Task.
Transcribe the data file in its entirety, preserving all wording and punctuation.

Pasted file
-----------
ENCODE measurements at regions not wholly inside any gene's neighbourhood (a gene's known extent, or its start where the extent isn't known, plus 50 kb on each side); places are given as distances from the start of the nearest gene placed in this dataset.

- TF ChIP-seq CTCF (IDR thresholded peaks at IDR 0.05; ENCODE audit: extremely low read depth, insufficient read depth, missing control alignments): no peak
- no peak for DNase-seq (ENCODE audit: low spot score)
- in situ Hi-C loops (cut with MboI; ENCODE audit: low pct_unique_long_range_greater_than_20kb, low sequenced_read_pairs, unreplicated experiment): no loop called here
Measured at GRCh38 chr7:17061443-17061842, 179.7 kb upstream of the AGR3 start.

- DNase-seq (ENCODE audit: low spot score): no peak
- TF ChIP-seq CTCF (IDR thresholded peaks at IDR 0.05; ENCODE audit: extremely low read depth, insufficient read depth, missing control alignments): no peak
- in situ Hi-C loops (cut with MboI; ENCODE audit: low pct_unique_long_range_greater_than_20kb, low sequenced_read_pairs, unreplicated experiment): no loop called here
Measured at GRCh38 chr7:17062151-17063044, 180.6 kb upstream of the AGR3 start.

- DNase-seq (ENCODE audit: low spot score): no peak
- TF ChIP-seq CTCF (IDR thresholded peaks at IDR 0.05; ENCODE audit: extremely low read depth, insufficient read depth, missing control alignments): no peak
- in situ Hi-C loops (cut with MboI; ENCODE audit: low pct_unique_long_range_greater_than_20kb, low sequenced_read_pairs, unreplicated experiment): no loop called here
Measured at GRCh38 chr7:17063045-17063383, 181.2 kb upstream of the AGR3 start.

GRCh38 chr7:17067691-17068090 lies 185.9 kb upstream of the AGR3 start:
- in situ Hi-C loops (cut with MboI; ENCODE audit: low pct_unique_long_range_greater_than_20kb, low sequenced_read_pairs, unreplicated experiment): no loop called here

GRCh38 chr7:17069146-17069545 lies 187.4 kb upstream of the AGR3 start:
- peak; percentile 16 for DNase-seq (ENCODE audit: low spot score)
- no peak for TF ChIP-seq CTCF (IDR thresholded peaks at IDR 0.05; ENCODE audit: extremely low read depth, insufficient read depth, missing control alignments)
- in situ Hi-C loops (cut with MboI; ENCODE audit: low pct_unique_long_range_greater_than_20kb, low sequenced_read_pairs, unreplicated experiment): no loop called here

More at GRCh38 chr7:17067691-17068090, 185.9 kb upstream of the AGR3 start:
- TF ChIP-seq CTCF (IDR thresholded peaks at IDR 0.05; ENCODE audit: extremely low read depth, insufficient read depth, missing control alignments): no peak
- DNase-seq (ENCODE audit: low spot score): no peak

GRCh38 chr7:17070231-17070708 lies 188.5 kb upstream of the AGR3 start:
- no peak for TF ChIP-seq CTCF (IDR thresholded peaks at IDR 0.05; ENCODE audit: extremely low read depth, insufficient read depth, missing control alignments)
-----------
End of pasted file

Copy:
ENCODE measurements at regions not wholly inside any gene's neighbourhood (a gene's known extent, or its start where the extent isn't known, plus 50 kb on each side); places are given as distances from the start of the nearest gene placed in this dataset.

- TF ChIP-seq CTCF (IDR thresholded peaks at IDR 0.05; ENCODE audit: extremely low read depth, insufficient read depth, missing control alignments): no peak
- no peak for DNase-seq (ENCODE audit: low spot score)
- in situ Hi-C loops (cut with MboI; ENCODE audit: low pct_unique_long_range_greater_than_20kb, low sequenced_read_pairs, unreplicated experiment): no loop called here
Measured at GRCh38 chr7:17061443-17061842, 179.7 kb upstream of the AGR3 start.

- DNase-seq (ENCODE audit: low spot score): no peak
- TF ChIP-seq CTCF (IDR thresholded peaks at IDR 0.05; ENCODE audit: extremely low read depth, insufficient read depth, missing control alignments): no peak
- in situ Hi-C loops (cut with MboI; ENCODE audit: low pct_unique_long_range_greater_than_20kb, low sequenced_read_pairs, unreplicated experiment): no loop called here
Measured at GRCh38 chr7:17062151-17063044, 180.6 kb upstream of the AGR3 start.

- DNase-seq (ENCODE audit: low spot score): no peak
- TF ChIP-seq CTCF (IDR thresholded peaks at IDR 0.05; ENCODE audit: extremely low read depth, insufficient read depth, missing control alignments): no peak
- in situ Hi-C loops (cut with MboI; ENCODE audit: low pct_unique_long_range_greater_than_20kb, low sequenced_read_pairs, unreplicated experiment): no loop called here
Measured at GRCh38 chr7:17063045-17063383, 181.2 kb upstream of the AGR3 start.

GRCh38 chr7:17067691-17068090 lies 185.9 kb upstream of the AGR3 start:
- in situ Hi-C loops (cut with MboI; ENCODE audit: low pct_unique_long_range_greater_than_20kb, low sequenced_read_pairs, unreplicated experiment): no loop called here

GRCh38 chr7:17069146-17069545 lies 187.4 kb upstream of the AGR3 start:
- peak; percentile 16 for DNase-seq (ENCODE audit: low spot score)
- no peak for TF ChIP-seq CTCF (IDR thresholded peaks at IDR 0.05; ENCODE audit: extremely low read depth, insufficient read depth, missing control alignments)
- in situ Hi-C loops (cut with MboI; ENCODE audit: low pct_unique_long_range_greater_than_20kb, low sequenced_read_pairs, unreplicated experiment): no loop called here

More at GRCh38 chr7:17067691-17068090, 185.9 kb upstream of the AGR3 start:
- TF ChIP-seq CTCF (IDR thresholded peaks at IDR 0.05; ENCODE audit: extremely low read depth, insufficient read depth, missing control alignments): no peak
- DNase-seq (ENCODE audit: low spot score): no peak

GRCh38 chr7:17070231-17070708 lies 188.5 kb upstream of the AGR3 start:
- no peak for TF ChIP-seq CTCF (IDR thresholded peaks at IDR 0.05; ENCODE audit: extremely low read depth, insufficient read depth, missing control alignments)